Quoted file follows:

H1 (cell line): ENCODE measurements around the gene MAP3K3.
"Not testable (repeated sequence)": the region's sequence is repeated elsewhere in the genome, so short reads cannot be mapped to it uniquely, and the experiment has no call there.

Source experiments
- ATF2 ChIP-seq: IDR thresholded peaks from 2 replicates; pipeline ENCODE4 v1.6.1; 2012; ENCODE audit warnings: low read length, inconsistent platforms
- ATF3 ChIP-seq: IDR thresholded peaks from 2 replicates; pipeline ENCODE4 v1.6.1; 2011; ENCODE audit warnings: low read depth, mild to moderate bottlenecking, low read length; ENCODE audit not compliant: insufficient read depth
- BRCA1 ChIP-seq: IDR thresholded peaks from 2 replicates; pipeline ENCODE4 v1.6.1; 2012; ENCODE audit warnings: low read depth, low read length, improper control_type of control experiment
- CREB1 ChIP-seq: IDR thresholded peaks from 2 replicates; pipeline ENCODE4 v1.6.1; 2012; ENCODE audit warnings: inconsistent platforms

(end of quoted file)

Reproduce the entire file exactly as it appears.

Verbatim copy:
H1 (cell line): ENCODE measurements around the gene MAP3K3.
"Not testable (repeated sequence)": the region's sequence is repeated elsewhere in the genome, so short reads cannot be mapped to it uniquely, and the experiment has no call there.

Source experiments
- ATF2 ChIP-seq: IDR thresholded peaks from 2 replicates; pipeline ENCODE4 v1.6.1; 2012; ENCODE audit warnings: low read length, inconsistent platforms
- ATF3 ChIP-seq: IDR thresholded peaks from 2 replicates; pipeline ENCODE4 v1.6.1; 2011; ENCODE audit warnings: low read depth, mild to moderate bottlenecking, low read length; ENCODE audit not compliant: insufficient read depth
- BRCA1 ChIP-seq: IDR thresholded peaks from 2 replicates; pipeline ENCODE4 v1.6.1; 2012; ENCODE audit warnings: low read depth, low read length, improper control_type of control experiment
- CREB1 ChIP-seq: IDR thresholded peaks from 2 replicates; pipeline ENCODE4 v1.6.1; 2012; ENCODE audit warnings: inconsistent platforms